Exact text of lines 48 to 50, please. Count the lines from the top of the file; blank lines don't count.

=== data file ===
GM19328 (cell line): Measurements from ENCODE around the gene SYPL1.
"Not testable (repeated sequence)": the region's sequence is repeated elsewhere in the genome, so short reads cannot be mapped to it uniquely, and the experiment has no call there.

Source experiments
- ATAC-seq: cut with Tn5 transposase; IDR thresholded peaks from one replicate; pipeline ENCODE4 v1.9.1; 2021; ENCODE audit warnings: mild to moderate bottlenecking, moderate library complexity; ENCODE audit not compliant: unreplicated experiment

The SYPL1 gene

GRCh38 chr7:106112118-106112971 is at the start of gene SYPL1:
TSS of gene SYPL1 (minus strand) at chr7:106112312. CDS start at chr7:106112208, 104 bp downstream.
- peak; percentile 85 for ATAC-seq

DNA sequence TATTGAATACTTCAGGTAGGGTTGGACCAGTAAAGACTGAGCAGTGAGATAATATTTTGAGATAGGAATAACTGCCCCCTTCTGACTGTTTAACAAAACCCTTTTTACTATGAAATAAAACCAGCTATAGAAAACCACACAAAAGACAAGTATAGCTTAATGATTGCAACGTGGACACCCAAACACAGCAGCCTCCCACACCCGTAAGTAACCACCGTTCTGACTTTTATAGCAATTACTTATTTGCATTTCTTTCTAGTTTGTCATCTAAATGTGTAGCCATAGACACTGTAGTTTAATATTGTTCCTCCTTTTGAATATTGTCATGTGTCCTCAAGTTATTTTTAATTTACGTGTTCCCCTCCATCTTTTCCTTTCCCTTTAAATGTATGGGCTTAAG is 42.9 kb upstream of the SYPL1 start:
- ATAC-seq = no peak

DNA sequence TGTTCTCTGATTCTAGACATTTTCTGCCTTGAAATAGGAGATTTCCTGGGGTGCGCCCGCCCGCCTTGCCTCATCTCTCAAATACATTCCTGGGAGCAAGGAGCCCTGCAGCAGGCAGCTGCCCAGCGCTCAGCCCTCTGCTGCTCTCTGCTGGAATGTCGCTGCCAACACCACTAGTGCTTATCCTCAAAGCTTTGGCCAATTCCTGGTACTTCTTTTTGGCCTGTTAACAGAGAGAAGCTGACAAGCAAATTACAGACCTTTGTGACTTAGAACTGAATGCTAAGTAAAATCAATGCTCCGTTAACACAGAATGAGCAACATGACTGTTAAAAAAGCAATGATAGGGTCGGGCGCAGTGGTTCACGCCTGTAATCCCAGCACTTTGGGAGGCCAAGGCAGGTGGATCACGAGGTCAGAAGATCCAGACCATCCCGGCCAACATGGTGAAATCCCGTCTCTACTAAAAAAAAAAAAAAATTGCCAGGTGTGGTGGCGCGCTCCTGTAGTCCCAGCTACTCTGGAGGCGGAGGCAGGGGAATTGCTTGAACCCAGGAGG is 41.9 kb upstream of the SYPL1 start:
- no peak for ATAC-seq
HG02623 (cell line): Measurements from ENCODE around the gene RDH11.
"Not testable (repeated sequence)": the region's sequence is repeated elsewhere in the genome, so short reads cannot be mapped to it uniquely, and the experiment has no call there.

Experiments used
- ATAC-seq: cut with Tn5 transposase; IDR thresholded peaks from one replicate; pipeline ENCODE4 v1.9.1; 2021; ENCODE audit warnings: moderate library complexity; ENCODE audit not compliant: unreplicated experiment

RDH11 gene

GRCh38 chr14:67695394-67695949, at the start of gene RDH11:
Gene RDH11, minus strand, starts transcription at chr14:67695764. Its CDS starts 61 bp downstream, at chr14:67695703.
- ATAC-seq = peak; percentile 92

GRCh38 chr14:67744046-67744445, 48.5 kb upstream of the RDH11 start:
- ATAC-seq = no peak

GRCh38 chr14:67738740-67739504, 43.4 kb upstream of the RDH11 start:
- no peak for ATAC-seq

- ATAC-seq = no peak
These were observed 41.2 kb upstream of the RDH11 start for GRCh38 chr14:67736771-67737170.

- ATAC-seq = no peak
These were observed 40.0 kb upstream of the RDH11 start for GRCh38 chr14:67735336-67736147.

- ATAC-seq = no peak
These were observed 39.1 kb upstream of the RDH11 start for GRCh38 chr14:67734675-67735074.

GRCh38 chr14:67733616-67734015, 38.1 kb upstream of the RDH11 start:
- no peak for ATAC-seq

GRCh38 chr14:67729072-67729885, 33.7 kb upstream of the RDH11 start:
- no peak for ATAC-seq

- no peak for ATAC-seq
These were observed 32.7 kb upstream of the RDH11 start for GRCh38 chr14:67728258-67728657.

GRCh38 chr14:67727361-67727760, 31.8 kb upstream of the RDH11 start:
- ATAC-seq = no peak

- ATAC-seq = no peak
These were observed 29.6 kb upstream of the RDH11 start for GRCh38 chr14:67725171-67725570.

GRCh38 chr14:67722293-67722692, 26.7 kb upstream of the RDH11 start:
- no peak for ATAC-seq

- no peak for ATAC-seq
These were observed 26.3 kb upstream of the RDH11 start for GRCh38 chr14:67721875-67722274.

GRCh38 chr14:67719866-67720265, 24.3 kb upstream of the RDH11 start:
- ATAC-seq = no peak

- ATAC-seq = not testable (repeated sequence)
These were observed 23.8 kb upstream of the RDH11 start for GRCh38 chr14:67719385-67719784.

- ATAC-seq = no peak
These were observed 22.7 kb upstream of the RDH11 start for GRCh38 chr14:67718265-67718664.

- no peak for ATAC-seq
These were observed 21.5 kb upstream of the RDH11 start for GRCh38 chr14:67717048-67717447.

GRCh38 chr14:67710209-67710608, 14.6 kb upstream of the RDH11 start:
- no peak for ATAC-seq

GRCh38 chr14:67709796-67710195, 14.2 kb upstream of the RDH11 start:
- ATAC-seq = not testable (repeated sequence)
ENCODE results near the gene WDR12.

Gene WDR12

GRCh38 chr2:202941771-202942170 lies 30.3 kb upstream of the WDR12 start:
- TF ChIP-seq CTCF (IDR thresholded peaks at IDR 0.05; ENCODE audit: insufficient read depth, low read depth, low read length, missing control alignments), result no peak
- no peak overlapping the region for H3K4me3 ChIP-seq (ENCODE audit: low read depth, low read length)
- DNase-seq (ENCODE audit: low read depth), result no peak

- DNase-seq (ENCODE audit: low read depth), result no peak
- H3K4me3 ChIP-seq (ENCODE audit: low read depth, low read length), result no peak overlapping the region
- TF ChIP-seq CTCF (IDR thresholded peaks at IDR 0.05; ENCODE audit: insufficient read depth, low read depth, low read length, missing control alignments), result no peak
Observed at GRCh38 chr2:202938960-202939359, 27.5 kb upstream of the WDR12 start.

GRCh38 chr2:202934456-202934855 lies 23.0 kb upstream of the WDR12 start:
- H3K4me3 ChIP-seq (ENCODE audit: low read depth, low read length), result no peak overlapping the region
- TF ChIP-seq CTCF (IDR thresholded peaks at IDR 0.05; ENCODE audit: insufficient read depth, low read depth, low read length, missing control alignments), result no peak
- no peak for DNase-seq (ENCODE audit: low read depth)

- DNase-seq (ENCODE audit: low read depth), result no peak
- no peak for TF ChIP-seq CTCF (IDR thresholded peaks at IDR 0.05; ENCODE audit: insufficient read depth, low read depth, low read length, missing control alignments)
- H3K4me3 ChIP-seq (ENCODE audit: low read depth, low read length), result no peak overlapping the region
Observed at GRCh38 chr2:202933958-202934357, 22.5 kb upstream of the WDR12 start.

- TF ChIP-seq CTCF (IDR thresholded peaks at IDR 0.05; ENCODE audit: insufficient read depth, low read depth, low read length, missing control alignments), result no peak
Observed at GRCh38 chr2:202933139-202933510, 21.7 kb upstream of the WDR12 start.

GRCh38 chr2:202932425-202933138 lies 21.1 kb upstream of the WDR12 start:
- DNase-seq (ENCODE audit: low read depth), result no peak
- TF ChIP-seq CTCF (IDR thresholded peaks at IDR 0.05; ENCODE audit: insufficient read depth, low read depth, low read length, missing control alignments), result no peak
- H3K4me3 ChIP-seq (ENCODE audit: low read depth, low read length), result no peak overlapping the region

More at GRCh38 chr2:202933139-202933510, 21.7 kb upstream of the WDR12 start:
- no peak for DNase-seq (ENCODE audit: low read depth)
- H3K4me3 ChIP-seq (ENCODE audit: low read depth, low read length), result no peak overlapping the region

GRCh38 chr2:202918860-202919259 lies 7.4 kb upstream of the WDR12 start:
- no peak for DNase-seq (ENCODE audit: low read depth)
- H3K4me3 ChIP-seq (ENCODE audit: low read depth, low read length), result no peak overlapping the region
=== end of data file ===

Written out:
These were observed 23.8 kb upstream of the RDH11 start for GRCh38 chr14:67719385-67719784.

- ATAC-seq = no peak
These were observed 22.7 kb upstream of the RDH11 start for GRCh38 chr14:67718265-67718664.